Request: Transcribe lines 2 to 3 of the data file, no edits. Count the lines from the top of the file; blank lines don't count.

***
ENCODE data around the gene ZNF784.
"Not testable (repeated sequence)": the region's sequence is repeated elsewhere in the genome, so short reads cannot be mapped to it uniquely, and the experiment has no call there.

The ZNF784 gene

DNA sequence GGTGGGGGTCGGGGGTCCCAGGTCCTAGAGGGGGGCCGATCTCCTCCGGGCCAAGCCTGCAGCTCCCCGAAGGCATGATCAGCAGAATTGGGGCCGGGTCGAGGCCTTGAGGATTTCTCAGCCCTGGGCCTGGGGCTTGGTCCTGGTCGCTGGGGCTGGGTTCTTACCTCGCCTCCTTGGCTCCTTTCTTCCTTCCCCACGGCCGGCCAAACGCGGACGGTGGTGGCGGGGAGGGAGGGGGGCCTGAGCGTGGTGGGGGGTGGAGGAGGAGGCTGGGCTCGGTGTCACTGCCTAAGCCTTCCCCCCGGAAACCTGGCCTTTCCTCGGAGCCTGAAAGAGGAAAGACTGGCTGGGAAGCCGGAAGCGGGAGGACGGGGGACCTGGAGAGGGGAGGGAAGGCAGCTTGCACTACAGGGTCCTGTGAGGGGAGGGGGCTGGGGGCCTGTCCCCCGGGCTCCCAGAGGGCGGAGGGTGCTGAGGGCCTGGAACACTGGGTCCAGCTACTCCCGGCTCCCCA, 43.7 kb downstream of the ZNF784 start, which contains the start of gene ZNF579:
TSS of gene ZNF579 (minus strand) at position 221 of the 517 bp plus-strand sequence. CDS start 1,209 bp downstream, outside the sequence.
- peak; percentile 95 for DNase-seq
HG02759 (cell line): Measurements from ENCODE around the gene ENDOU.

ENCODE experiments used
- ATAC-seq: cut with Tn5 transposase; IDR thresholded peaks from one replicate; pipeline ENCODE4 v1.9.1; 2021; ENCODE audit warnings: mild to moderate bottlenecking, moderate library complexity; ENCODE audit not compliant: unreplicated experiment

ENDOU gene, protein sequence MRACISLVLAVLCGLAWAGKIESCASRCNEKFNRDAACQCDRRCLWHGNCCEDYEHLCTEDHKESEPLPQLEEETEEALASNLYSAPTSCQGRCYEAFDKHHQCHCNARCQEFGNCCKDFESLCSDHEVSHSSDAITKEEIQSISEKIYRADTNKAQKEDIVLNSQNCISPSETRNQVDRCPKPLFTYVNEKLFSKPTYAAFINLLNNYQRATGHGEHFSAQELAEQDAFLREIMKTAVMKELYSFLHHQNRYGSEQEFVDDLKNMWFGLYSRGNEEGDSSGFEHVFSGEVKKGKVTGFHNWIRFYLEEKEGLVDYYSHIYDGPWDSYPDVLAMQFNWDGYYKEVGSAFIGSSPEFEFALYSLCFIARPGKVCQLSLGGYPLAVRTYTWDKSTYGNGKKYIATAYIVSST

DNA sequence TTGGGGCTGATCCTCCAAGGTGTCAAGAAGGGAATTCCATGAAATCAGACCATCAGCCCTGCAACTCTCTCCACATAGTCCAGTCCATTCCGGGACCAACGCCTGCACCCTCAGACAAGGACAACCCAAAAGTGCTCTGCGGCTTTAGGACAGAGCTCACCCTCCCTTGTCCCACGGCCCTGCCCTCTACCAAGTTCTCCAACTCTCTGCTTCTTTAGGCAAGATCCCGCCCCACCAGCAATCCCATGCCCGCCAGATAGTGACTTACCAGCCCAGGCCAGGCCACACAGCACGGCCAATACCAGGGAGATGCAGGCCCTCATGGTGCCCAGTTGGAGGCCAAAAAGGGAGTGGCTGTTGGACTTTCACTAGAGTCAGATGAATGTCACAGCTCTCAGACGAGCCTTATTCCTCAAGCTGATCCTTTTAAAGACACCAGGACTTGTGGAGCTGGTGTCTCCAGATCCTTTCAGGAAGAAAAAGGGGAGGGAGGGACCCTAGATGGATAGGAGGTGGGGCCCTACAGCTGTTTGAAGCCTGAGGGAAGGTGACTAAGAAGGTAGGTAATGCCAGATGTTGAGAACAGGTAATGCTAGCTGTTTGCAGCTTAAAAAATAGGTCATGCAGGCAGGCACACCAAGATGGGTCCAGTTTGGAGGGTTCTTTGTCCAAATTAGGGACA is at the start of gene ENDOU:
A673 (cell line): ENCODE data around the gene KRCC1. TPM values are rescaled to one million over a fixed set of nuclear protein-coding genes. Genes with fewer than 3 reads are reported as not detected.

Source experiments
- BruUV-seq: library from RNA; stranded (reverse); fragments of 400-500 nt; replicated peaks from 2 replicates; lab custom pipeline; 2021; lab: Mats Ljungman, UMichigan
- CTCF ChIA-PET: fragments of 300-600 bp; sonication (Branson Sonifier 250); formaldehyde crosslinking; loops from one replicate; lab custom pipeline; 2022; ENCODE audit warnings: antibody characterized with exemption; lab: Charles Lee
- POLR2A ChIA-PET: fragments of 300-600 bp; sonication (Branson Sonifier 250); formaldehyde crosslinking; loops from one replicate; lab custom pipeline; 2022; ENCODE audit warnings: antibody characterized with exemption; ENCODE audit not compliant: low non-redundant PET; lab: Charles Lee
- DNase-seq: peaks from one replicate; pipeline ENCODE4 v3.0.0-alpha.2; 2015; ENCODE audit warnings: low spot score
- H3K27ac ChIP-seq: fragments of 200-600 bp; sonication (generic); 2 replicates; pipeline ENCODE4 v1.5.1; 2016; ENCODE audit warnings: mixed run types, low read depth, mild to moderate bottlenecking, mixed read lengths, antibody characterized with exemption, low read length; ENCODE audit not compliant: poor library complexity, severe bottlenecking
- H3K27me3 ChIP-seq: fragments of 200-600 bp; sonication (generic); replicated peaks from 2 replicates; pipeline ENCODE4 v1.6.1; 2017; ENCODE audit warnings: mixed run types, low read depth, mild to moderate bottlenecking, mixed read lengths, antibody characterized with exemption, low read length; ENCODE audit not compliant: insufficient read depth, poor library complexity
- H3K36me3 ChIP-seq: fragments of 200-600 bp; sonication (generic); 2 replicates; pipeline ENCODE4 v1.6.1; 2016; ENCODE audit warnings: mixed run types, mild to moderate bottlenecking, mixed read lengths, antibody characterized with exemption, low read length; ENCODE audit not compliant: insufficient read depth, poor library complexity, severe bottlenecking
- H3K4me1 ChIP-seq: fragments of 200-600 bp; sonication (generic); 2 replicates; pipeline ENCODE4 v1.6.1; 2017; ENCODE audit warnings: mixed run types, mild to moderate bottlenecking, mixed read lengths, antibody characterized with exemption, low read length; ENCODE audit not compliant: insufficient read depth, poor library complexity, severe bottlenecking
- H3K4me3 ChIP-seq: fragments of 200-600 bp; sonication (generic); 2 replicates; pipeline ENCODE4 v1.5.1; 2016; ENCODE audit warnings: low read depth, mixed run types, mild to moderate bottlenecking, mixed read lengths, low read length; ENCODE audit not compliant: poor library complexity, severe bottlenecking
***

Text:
"Not testable (repeated sequence)": the region's sequence is repeated elsewhere in the genome, so short reads cannot be mapped to it uniquely, and the experiment has no call there.

The ZNF784 gene